6.    Identify the costs to renovate the building in the agropecuario (once the home of the doctor of Jose Marti) and turn it into the Jose Marti Training Centre for farmer-to-farmer extension.  Bunks to sleep a dozen visiting farmers plus and meeting room with blackboard and seating.   Once cost identified, begin fundraising.

7.    Review with all Project Partners (CPA, ANAP, IIPF, Project Team) all aspects of the Project, identify any further project needs,  and decide how to best quantify costs and measure results.

8.  Fundraise to support the above.

WHAT WE DID LAST WINTER (2010)...            

Jim and I spent a week and a half at the CPA in early January to discuss the strategic plan and to action any outstsnding items.  We will return in early January of 2011 to "connect the dots" and assess the project's success and "next steps" - building a Jose Marti eduction centre for other Cuban farmers to learn and emulate the sustainable, hybrid, Cuba/Canada rural dairy model we have built.  (On the farm is the former house of the Doctor of Jose Marti.  A la Marti, we will restore it for a training centre with bunks for 6 farmers to stay and shadow the CPA for a week to learn what they are doing...)

WHAT WE DID LAST SUMMER (2009)...            

In July I spent two weeks at the Ontario dairy farm of Jim and Gladys Millson, who have volunteered their time and expertise to help the Cuban dairy project since 2004.  Juanito Sanchez Martell and Marta Suarez, both members of the cooperative CPA 26 Julio, were at Jim and Gladys' farm for three weeks of training.  Article below.. 

Marta Suarez Ramirez and Juan Sanchez Martell, wheat field, Lucknow,   Photo by Wendy Holm,
Juan Sanchez Martell and friendly water buffalo at Martin Littkemann and Lori Smith's farm.  Photo by Wendy Holm,
Marta Suarez Ramirez, Juan Sanchez Martell and Barb Wicks with prize billy goat, Grass Hill Farm.

Marta Suarez Ramirez, Juan Sanchez Martell, Minister Bev Oda,  Gladys and Jim Millson, Heifer barn, Landomills Holsteins  Photo by Wendy Holm,
Juan Sanchez Martell at Twilight Meeting, Vale O' Skene Holsteins  Photo by Wendy Holm,
Marta Suarez Ramirez, Juan Sanchez Martell and Martin Littkemann in front of water buffalo calves.  Photo by Wendy Holm,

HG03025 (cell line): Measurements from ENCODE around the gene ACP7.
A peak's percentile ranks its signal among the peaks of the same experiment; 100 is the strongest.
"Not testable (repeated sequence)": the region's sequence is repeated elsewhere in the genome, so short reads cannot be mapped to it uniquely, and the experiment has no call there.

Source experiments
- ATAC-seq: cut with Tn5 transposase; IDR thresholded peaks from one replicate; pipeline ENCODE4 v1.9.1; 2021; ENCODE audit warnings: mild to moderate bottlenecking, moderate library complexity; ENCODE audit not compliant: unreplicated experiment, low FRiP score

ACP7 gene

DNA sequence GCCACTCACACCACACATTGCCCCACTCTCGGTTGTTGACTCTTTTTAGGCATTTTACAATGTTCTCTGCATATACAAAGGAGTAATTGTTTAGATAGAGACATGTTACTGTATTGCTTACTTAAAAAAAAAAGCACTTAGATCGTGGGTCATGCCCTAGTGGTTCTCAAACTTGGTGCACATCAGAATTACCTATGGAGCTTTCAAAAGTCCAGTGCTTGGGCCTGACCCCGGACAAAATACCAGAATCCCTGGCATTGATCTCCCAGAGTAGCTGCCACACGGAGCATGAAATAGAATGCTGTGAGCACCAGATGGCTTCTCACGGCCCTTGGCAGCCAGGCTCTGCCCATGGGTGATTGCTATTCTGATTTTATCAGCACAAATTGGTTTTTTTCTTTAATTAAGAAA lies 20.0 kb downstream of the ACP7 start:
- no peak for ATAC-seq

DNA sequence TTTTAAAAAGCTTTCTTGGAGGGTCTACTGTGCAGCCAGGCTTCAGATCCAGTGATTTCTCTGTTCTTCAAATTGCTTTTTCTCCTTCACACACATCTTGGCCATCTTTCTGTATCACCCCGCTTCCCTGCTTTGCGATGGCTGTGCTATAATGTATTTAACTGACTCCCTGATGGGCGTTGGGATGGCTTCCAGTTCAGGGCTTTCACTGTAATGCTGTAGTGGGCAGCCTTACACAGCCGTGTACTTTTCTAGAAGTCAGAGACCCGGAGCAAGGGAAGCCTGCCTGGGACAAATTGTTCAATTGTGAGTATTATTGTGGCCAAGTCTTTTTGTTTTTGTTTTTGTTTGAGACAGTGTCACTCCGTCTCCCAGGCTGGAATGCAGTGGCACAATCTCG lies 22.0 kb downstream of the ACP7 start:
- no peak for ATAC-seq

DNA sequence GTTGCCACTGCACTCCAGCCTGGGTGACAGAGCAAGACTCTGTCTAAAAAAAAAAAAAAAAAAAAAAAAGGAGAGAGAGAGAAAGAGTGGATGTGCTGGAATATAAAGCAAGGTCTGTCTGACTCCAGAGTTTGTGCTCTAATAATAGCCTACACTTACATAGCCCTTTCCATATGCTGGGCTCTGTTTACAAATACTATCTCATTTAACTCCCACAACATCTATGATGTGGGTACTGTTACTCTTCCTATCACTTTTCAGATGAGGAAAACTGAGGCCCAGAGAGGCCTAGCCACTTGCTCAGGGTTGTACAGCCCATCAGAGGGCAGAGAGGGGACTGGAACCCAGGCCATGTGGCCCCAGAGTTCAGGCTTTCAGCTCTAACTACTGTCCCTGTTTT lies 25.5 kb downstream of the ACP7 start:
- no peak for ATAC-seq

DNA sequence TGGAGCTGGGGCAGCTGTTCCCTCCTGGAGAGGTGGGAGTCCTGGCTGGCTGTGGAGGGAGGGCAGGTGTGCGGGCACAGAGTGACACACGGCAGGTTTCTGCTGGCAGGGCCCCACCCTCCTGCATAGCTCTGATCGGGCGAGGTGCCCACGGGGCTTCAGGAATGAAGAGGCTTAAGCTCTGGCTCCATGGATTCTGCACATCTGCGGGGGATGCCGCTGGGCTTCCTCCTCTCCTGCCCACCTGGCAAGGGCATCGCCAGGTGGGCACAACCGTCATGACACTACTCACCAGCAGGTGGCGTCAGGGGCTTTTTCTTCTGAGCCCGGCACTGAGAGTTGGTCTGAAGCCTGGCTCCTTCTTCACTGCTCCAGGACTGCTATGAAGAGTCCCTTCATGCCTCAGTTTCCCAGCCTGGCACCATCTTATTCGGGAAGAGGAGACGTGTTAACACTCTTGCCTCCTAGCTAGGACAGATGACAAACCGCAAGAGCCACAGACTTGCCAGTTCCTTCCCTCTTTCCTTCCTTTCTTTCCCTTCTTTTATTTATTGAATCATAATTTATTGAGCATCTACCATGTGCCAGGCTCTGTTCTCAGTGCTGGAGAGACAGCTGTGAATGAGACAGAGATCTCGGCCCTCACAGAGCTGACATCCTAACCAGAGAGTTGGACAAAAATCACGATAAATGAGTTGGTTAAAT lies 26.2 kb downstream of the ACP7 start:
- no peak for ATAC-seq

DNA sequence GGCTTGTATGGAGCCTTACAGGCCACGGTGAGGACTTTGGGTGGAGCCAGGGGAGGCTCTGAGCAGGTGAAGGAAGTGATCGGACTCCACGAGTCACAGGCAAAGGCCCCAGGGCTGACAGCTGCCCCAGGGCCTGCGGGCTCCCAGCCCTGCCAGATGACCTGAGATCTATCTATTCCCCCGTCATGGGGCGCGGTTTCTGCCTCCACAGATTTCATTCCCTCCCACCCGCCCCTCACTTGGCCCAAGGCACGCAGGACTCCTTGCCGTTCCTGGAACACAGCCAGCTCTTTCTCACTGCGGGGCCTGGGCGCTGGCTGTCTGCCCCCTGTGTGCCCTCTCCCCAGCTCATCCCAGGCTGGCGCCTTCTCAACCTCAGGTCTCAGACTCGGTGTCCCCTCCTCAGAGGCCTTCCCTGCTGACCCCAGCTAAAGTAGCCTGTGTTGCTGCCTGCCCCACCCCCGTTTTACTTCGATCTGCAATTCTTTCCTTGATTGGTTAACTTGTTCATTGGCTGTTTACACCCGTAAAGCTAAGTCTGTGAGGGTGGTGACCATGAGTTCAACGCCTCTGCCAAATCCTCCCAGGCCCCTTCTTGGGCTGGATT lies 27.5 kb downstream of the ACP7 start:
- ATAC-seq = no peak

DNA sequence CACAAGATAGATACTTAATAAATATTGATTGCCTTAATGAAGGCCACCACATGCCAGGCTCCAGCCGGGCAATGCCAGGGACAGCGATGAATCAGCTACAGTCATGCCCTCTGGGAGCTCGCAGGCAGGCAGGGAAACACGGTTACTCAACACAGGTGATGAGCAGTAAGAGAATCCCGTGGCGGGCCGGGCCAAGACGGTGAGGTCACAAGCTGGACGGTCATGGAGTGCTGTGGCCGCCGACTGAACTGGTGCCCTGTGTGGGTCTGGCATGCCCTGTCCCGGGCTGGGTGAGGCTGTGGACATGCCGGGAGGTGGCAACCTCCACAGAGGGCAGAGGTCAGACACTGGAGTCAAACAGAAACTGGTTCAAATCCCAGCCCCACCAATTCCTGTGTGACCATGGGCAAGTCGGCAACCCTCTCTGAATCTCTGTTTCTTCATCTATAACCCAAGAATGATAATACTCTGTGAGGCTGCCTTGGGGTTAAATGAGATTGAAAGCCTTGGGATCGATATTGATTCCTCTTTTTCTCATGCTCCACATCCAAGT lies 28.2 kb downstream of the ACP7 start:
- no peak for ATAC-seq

Cuban Farmers visit Southern Ontario

In food stores, farm markets and pharmacies, through discussions at Tim Horton’s, twilight meetings and the neighbour’s farm, many readers in Southern Ontario met the two Cuban dairy farmers who arrived July 5th as guests of Solina dairy farmers Jim and Gladys Millson, Landomills Holsteins.  

Juanito Sanchez Martell and Marta Suarez Ramirez are in Canada as part of a cooperative project to increase sustainable dairy production in Cuba. 

Jim Millson, Durham Region’s representative to the Board of Directors of Dairy Farmers of Ontario, is one of three Canadian farmers who volunteered their time in December 2004 to support a dairy project at Agricultural Cooperative 26 Julio in Havana Province.  

At the end of the one-year pilot, Jim found the potential so intriguing he “just couldn’t walk away.”   As a result, the Millson’s have adopted the project. 

For the past four years, Jim and Gladys, daughter Morgan and son-in-law Darryl Donneral, together with BC Agrologist and Project Leader Wendy Holm, have worked closely with their Cuban counterparts to create a sustainable dairy model based on rotational pastures, irrigation, solar-powered electric fencing, on-farm ration production, and hand rearing of calves that will help Cuba become more self-sufficient in milk production. 

The Project won the 2007 AMEC Award for Sustainable Development of Natural Resources/Protection of the Environment at the 15th Annual Canadian Awards for International Cooperation. Pilot funding of $75,000 was provided by CIDA.  A further $175,000 has been donated by farmers, farm suppliers and supportive Canadians through Sustainable Cities Foundation.